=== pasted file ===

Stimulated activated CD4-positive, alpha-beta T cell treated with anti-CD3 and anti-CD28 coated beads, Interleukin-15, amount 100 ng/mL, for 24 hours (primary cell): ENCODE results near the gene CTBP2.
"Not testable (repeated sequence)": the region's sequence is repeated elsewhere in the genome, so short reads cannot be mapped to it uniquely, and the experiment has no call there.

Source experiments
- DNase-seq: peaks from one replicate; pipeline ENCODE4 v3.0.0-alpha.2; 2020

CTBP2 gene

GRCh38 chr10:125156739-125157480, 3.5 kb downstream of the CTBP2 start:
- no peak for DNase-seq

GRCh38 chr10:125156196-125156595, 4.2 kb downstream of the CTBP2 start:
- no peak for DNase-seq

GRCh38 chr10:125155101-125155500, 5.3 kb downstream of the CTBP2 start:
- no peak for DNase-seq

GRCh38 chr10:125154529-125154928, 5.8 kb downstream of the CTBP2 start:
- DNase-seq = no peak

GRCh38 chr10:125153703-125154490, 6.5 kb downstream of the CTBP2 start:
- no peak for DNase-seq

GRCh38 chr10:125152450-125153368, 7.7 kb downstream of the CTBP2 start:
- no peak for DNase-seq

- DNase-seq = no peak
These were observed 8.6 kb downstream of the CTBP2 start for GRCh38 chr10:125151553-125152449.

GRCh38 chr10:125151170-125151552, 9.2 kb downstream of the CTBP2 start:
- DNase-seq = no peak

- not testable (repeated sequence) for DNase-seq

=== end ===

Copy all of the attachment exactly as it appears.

Stimulated activated CD4-positive, alpha-beta T cell treated with anti-CD3 and anti-CD28 coated beads, Interleukin-15, amount 100 ng/mL, for 24 hours (primary cell): ENCODE results near the gene CTBP2.
"Not testable (repeated sequence)": the region's sequence is repeated elsewhere in the genome, so short reads cannot be mapped to it uniquely, and the experiment has no call there.

Source experiments
- DNase-seq: peaks from one replicate; pipeline ENCODE4 v3.0.0-alpha.2; 2020

CTBP2 gene

GRCh38 chr10:125156739-125157480, 3.5 kb downstream of the CTBP2 start:
- no peak for DNase-seq

GRCh38 chr10:125156196-125156595, 4.2 kb downstream of the CTBP2 start:
- no peak for DNase-seq

GRCh38 chr10:125155101-125155500, 5.3 kb downstream of the CTBP2 start:
- no peak for DNase-seq

GRCh38 chr10:125154529-125154928, 5.8 kb downstream of the CTBP2 start:
- DNase-seq = no peak

GRCh38 chr10:125153703-125154490, 6.5 kb downstream of the CTBP2 start:
- no peak for DNase-seq

GRCh38 chr10:125152450-125153368, 7.7 kb downstream of the CTBP2 start:
- no peak for DNase-seq

- DNase-seq = no peak
These were observed 8.6 kb downstream of the CTBP2 start for GRCh38 chr10:125151553-125152449.

GRCh38 chr10:125151170-125151552, 9.2 kb downstream of the CTBP2 start:
- DNase-seq = no peak

- not testable (repeated sequence) for DNase-seq